White Cargo: The Forgotten History of Britain’s White Slaves in America by Don Jordan and Michael Walsh was published by the New York University Press in 2007. It is a work of popular history authored by a filmmaker and a journalist about what they claim is the “forgotten history” of unfree European labour in Colonial America, or as the authors now call them, “white slaves”. The blurb of the book asserts without qualification that white indentured servants were “chattels”, that white convicts were sold like “livestock” and that this history of “white slavery” has been “submerged under the overwhelming memory of black slavery.” The introduction goes on to state that “white servants were the first slaves in America” and that “today, tens of millions of white Americans are descended from such chattels.” Jordan and Walsh also claim that the brutalities associated with black slavery alone were perpetuated on whites throughout British rule.”To put it mildly these are simplistic, decontextualised and historically problematic assertions. Despite the author’s haphazard disclaimers to the contrary, their argument unavoidably draws a false equivalence between colonial slavery and colonial servitude. The book’s sensationalist and oversimplified approach to this complex topic means that this attempt at a relative comparison becomes an absolute equivalence in a general discussion. Since its publication ten years ago White Cargo has helped popularise the reductive fallacy that “slavery was slavery” in the history of British America. It has thus aided the growth of a deep misunderstanding and confusion about this history in wider society and has been seized upon at the fringes by White Nationalists and Neo-Confederates as “evidence” in their attempts to legitimate their racist worldview.

Academic criticism points towards a “Fatal Flaw”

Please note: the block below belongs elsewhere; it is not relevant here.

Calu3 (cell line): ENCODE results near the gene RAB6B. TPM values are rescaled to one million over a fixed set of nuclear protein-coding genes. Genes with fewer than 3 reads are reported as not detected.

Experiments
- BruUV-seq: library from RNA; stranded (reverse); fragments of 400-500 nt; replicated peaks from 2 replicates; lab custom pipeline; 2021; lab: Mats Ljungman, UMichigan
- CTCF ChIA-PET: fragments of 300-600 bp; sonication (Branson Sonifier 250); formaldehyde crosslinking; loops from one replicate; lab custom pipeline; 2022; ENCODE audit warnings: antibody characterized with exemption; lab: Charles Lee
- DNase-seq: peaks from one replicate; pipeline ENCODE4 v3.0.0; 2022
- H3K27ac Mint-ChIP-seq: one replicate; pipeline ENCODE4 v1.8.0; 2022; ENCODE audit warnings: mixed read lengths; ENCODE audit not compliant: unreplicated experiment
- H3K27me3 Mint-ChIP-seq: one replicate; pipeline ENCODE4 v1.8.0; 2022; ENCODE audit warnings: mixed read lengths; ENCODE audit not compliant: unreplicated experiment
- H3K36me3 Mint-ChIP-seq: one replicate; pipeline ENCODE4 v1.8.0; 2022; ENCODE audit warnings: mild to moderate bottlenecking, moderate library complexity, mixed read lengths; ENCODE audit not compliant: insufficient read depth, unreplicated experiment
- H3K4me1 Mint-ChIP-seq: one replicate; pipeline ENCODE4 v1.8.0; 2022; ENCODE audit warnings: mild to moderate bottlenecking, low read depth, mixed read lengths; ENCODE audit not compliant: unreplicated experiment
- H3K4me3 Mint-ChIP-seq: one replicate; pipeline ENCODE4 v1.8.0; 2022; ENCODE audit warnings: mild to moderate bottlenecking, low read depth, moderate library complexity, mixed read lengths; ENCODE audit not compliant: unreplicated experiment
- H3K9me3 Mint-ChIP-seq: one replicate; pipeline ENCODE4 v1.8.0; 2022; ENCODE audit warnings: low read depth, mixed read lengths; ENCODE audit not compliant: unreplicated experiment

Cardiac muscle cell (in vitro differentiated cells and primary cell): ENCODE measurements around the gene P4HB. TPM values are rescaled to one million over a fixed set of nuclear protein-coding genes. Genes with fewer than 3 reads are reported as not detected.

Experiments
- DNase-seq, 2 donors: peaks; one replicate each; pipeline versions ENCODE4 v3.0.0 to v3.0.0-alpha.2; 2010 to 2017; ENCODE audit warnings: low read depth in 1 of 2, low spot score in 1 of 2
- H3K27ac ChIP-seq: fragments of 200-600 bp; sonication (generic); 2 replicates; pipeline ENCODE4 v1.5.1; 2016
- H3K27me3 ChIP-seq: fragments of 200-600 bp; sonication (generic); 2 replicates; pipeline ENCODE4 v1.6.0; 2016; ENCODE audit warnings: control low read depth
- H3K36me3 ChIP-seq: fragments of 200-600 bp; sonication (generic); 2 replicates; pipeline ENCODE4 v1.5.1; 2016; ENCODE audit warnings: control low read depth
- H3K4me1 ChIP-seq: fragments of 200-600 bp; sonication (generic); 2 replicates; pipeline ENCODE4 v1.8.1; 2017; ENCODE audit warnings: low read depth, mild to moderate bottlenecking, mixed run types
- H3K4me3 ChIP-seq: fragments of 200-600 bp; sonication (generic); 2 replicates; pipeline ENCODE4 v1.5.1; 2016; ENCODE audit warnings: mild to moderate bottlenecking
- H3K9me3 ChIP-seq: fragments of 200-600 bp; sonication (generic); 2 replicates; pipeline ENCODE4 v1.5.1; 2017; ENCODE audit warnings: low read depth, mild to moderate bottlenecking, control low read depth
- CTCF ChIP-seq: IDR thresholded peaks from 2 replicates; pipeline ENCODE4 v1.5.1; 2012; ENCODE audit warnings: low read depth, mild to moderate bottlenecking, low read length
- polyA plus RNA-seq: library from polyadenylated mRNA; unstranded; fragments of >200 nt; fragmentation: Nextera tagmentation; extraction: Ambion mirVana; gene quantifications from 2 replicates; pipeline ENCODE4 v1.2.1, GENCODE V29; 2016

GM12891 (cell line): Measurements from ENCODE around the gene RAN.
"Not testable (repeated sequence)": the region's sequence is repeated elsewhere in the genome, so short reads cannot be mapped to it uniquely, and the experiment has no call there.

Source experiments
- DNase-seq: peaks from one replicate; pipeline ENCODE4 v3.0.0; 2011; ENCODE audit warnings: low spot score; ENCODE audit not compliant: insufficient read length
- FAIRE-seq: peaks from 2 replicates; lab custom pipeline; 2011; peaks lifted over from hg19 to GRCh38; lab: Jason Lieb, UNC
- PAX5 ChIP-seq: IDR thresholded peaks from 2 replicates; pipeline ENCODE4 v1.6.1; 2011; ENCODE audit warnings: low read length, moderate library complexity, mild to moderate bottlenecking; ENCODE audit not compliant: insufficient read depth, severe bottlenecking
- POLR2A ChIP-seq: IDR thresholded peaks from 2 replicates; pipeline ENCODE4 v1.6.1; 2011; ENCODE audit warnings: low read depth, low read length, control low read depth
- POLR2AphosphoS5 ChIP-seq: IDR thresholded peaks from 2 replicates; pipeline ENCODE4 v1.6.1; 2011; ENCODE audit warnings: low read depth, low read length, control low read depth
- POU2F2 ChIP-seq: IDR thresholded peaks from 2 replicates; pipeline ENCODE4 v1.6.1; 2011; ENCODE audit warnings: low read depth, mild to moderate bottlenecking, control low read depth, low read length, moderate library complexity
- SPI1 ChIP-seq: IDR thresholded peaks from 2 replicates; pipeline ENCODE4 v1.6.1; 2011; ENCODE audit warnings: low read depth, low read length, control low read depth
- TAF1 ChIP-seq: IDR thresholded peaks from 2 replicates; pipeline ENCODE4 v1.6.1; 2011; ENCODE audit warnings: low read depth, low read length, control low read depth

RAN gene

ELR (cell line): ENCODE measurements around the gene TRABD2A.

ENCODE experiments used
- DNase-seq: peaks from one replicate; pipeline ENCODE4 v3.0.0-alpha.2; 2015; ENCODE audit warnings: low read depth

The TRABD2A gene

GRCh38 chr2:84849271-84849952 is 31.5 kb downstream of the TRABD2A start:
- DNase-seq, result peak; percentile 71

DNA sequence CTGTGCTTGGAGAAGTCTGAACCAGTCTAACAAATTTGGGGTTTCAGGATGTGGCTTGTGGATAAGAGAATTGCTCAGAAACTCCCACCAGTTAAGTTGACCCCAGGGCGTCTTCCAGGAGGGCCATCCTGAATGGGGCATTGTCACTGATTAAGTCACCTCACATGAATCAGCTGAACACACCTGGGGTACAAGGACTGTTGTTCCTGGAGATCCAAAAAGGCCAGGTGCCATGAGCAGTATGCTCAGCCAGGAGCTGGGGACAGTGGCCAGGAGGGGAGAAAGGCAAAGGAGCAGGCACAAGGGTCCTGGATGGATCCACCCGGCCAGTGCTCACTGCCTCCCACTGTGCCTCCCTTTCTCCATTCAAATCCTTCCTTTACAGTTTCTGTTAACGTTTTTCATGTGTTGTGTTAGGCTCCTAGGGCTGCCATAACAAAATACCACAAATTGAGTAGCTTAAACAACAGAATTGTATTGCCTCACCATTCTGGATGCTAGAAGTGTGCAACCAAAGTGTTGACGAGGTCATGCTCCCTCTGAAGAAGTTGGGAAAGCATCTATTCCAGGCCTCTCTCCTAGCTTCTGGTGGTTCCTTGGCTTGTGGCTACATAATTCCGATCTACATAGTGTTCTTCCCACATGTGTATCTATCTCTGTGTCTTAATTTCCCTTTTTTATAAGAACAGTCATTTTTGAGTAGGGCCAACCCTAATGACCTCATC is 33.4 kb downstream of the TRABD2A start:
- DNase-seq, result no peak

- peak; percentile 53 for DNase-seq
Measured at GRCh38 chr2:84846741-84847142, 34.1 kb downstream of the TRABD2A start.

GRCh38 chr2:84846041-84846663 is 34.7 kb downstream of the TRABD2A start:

I do not doubt that the authors’ hearts were in the right place and I’m convinced that White Cargo had the potential to be an important and accessible work about the broad history of unfree labour in British America and the exploitation of the poor and the vulnerable. Alas the fundamentally misguided decision to conflate the plight of its subjects with the history of racialised chattel slavery, while no doubt helping to garner greater media attention and sales, has critically damaged the book’s import. The American historian Dr. Dixie Ray Haggard noted this “fatal flaw” when he reviewed the book for The Historian journal in 2011 and he concluded how“This book deliberately conflates indentured servitude with slavery. The authors use a general definition of slavery, rather than an academic one, to prove their point that indentured servants were in essence slaves because of the way they were treated. They fail to acknowledge, or maybe understand, that each institution, slavery and indentured servitude, had its own purpose and position within the colonial economy and society.”Haggard also noted the book’s poor use of modern literature and scholarship and that the authors predominantly leaned on secondary sources, of which many were published in the mid-twentieth century.Prof Jerome Handler and Dr Matthew Reilly, scholars of the history of slavery in Barbados, singled out White Cargo in a recent academic article contesting the growing narrative of “white slavery” in the Caribbean. They argued that White Cargo has been “influential amongst transatlantic audiences in its central thesis” that slavery in British America was imposed “first for whites, then for blacks.” Handler and Reilly assessed that the book’s strategy to simplistically refer to white servants as slaves “deflects the experiences of millions of persons of African birth or descent.”Likewise the economic historian of slavery Dr. Stephen Mullen criticised the book’s “sensationalist interpretations” and he cited the American historian Michael Guasco who “recently suggested the text should be read in ‘conjunction with more analytical and thoroughly contextualised works’ — a diplomatic way of urging caution when considering the authors’ conclusions.” Mullen observed that some of the book’s sources were questionable, pointing out that the section about the transportation of Scottish Jacobites to the Americas in the 1700s relied almost exclusively on John Prebble’s “pseudo-historiographical victimology” rather than objective history. Correspondingly White Cargo lists Sean O’Callaghan’s pseudo-history To Hell or Barbados (2000) in its bibliography. I critiqued this work and found that O’Callaghan had jumbled history and fantasy together to help laminate a perfect victimology that equated indentured servitude with chattel slavery. Prof Don Akenson recently described O’Callaghan’s work as “an end-of-the-pier-act that is just a shade short of being hate literature” while Handler and Reilly delineated how To Hell or Barbados is